Here’s the description straight from the show’s Facebook page:

Hi. You are cordially invited to the ninth installment of TOLD, the free monthly storytelling show at Under St. Mark’s Theatre.

This month… ‘The Rough Guide’ – riveting stories from out on the road. Our totally sweet performers include:

Actor and Comic Book writer CHRIS KIPINIAK, who will show us that a trip to Egypt can have more in common with the plot of ‘The Hangover’ than you might think. Well, part of the plot of ‘The Hangover.’ Tyson doesn’t sing.

Moth Grandslammer DAISY ROSARIO, tells about a crazy drug trip… not the kind you’re thinking.

Comedian KEVIN ALLISON (The State) with a tale of arriving at a place where I know you’ve been, and deciding to do something I hope you haven’t.

And JEFF SIMMERMON, who just had a story on “This American Life” last week, tells about heading Down Under… to be a hired killer. For real.

Plus, if the tech gods and schedule gods are with us, MELANIE HAMLETT will join us between stories via live video feed, to report in on her current cross-country adventure living in her truck.

Hope to see you there.

TOLD #9: The Rough Guide
Monday July 20th – 7PM
Under St. Mark’s Theatre
94 Saint Mark’s Place

Hosted by Seth Lind
Produced by Heidi Grumelot
Presented by Horse Trade Theatre Group

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“Foreign Soil”: More Storytelling at The Moth

March 6th, 2009 by Jeff Simmermon

In 2003, back before online dating was remotely acceptable, I met a woman from Perth, Western Australia over the Internet. As many of you know, I ended up selling all my stuff and flying across the planet to meet her in person. It was pretty much the adventure of a lifetime, and even though parts of it were really hard, I don’t regret a moment of it.

This is me, telling that story recently at The Moth:

If you’re just here from BoingBoing, you can see other stories I’ve done at The Moth here:

Royal Quiet Deluxe, Chicken Band: Now the Story is Told on Video
Reverend Al Sharpton Hates Royal Quiet Deluxe, Chicken Band

I do a lot of talking about The Moth on here, and very little explaining. Here’s how it works.
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Terrifying Text Message from Down Under

November 16th, 2007 by Jeff Simmermon

I was three-quarters of the way through a bowl of duck noodle soup in Union Square last Friday when I got this mysterious, terrifying text:

Terrifying Text Message

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‘Roo Shooter, Part 3

April 30th, 2006 by Jeff Simmermon

Dead Fox

We wait for the sun to drop. Then Craig turns to me. “Here’s what you do. Get out of the cab and up on the back of the ute with this spotlight here. I’ve got on on my side as well. You move that light nice and slow over the left side of the road while I drive and do the right. You see any ‘roos with that thing, tap the roof with your hand.”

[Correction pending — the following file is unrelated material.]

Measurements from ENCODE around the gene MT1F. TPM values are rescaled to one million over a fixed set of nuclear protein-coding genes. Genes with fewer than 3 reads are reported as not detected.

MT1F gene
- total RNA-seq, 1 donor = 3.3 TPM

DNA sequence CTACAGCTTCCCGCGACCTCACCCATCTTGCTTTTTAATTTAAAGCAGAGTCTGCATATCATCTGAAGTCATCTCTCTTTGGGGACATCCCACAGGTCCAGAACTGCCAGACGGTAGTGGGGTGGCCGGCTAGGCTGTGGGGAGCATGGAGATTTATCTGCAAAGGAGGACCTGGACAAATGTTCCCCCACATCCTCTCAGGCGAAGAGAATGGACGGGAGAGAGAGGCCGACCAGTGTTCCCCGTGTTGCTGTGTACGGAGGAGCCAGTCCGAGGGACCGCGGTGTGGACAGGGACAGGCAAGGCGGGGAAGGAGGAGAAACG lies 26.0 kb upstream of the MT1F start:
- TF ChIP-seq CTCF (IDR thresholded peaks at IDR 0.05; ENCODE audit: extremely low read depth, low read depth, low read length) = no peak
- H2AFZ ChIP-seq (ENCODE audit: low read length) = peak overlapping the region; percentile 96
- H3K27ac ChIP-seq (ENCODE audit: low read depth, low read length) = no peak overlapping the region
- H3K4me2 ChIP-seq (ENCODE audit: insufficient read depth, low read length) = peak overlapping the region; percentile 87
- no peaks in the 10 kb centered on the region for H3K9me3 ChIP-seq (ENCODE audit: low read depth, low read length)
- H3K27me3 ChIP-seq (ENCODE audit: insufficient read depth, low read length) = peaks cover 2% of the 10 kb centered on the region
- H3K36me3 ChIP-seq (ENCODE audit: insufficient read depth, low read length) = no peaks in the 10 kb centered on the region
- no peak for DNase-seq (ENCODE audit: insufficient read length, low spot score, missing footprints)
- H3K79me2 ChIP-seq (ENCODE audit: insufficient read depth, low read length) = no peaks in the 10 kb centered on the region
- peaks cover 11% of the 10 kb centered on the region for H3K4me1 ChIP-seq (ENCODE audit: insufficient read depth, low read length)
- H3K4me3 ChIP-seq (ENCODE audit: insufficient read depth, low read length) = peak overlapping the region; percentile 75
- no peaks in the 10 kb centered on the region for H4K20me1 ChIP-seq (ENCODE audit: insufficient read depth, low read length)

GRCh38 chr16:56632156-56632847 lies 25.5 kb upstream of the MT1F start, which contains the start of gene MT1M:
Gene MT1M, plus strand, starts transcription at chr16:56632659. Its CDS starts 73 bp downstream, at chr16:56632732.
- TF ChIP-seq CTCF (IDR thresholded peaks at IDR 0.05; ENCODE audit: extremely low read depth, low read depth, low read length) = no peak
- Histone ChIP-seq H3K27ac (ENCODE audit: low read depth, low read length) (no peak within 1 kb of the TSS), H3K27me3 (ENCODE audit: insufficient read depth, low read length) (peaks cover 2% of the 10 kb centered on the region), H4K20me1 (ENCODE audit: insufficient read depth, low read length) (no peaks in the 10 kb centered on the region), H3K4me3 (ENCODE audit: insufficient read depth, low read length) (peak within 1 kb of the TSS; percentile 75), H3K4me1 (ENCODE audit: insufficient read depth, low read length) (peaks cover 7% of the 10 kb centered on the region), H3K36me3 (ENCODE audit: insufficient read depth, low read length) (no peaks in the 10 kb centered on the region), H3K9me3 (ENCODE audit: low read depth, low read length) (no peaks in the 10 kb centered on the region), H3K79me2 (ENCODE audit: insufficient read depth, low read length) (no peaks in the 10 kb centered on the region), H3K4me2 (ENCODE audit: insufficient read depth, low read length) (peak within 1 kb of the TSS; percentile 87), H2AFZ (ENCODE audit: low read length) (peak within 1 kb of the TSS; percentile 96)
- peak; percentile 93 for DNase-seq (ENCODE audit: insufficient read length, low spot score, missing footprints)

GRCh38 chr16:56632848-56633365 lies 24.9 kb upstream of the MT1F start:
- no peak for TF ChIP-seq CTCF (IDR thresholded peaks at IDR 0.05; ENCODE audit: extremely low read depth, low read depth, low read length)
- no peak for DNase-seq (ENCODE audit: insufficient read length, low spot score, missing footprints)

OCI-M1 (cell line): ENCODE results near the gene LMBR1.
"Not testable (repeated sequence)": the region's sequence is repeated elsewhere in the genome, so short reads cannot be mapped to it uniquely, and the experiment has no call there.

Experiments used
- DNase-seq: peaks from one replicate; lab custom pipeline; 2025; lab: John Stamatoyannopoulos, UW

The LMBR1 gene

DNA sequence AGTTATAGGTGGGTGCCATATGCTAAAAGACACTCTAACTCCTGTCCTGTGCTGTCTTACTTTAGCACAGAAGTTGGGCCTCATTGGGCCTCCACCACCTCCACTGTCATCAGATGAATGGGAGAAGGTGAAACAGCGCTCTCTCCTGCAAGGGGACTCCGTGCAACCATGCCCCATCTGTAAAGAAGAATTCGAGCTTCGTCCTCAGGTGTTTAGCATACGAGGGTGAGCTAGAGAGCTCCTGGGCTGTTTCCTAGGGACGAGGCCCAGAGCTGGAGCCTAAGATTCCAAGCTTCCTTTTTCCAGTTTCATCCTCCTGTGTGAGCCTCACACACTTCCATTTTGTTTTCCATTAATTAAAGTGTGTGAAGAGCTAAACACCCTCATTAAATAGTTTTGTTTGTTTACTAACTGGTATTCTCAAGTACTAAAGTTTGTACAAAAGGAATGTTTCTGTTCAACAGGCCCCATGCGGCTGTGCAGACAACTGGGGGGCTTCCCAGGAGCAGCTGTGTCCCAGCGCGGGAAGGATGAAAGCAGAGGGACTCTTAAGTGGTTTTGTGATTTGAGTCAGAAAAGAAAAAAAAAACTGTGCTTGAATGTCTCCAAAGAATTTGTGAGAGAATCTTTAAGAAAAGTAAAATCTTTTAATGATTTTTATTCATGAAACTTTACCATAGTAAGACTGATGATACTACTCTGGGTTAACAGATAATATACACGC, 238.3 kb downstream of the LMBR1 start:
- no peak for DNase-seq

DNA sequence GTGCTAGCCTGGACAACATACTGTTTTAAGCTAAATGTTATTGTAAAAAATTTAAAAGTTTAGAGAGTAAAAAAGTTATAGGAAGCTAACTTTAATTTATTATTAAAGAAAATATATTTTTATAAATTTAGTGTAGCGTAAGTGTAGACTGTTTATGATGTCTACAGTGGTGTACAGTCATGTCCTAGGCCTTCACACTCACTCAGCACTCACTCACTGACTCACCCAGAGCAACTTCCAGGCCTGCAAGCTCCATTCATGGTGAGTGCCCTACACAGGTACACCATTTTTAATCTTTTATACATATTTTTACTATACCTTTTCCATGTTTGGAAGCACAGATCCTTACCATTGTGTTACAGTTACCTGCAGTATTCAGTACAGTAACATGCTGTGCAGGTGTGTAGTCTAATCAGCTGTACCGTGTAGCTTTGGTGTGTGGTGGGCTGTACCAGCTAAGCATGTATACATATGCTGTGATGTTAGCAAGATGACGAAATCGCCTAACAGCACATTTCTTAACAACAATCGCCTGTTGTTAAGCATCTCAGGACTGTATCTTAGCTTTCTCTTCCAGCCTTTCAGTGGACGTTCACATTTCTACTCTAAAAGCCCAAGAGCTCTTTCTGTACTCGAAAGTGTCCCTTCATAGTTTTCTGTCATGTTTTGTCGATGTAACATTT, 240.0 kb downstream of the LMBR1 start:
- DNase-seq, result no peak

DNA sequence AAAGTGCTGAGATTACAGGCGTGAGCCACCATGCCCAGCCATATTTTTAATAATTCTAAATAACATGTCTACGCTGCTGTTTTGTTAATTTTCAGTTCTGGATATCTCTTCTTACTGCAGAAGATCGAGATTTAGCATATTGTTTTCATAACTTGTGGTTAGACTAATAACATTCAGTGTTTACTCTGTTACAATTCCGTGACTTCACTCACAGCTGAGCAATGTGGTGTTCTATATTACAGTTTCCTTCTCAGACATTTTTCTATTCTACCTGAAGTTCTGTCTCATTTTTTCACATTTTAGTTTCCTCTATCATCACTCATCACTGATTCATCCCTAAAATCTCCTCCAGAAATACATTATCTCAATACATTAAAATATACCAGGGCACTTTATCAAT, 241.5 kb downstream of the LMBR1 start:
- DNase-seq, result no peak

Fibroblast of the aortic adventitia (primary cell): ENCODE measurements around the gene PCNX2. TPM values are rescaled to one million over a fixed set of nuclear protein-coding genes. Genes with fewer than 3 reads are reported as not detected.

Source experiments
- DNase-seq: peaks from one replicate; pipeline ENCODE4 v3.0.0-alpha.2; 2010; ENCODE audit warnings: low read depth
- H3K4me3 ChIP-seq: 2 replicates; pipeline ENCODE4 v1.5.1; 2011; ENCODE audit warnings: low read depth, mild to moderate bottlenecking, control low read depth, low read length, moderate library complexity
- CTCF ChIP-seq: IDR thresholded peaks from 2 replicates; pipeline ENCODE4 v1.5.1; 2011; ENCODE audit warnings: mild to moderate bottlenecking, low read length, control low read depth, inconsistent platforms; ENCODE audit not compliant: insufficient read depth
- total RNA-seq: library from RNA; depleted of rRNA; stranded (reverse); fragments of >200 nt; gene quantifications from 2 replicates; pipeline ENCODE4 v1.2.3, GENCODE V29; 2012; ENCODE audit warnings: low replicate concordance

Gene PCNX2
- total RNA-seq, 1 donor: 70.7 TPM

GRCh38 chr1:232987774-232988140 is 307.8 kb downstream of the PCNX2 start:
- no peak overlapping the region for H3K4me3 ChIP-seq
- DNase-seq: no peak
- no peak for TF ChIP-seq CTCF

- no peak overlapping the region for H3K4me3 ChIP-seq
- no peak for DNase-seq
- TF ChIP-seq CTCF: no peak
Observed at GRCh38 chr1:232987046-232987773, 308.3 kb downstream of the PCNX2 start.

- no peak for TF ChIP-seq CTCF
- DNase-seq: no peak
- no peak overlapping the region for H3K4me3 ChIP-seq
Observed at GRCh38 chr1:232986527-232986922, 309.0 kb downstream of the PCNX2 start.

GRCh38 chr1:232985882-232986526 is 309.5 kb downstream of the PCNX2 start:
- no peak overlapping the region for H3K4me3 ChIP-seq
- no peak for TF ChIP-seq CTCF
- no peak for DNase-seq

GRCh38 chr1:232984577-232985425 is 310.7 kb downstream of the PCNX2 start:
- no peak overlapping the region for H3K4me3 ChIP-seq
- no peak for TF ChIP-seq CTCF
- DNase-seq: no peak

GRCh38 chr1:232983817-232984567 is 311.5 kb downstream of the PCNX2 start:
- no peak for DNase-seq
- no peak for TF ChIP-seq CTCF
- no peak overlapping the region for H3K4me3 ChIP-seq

Simple enough, it seemed. The hard stuff came along pretty quickly. We stopped with a jerk, Craig mashing the brakes with his feet as he loaded a shell into his rifle and took aim. A kangaroo sat frozen in my spotlight’s cone of light, its eyes two tiny reflectors and its jaws the only movement.

When a kangaroo gets shot in the head, it jumps straight up and flips over backwards like some kind of weird 3-D Atari game. One leg vigorously pumps the air, a flailing faucet draining away the last of a kangaroo’s energy until it drops into the dust with the rest of the body. My job was then to leap off the Ute, run up to the kangaroo, grab it by that same recently-kicking leg or the tail and drag it back. Ninety percent of the time the animal was dead by the time I made it to the truck.

Shot 'Roo

As I walked slowly to my first dead kangaroo, processing all of what had just happened and what I was about to do through thin filter of functioning emotional shock, Craig barked at me from the Ute.

“Let’s get a wriggle on, we haven’t got all bloody night!” His shouts were punctuated with the rhythmic clacking drags of a knife on steel.

I dragged the dying beast as fast as I could, trying to block out the little shakes traveling up my arm as its shattered head bumped over uneven ground. This was even harder than it sounds because I was also trying to block out the distinct thought that I had seen something writhing in the kangaroo’s pouch as I grabbed its leg.

I didn’t have time to dwell for long. As soon as I got to the truck, Craig handed me an enormous machete and a bloodstained wooden block.

“You know how to use these? You’re gonna learn fast, mate. Watch close and listen carefully. I fuckin’ hate having to repeat meself. First, we get in there and split the heart. If ‘e’s not quite dead, that’ll do him quicker than anything. It gets all the extra blood out too so’s you don’t have such a fuckin’ mess later. Then we get the head off and put it out here.”

With this, Craig stabbed the kangaroo in the neck, rummaging around in the spine for what seemed like a particular juncture of vertebrae. Upon finding it, he quickly slashed through the remaining neck tissue, grabbing the poor creature’s head by its long ears and flinging without even looking into the dark bush, where it hit the dirt and rolled with a series of sloppy wet flopping sounds.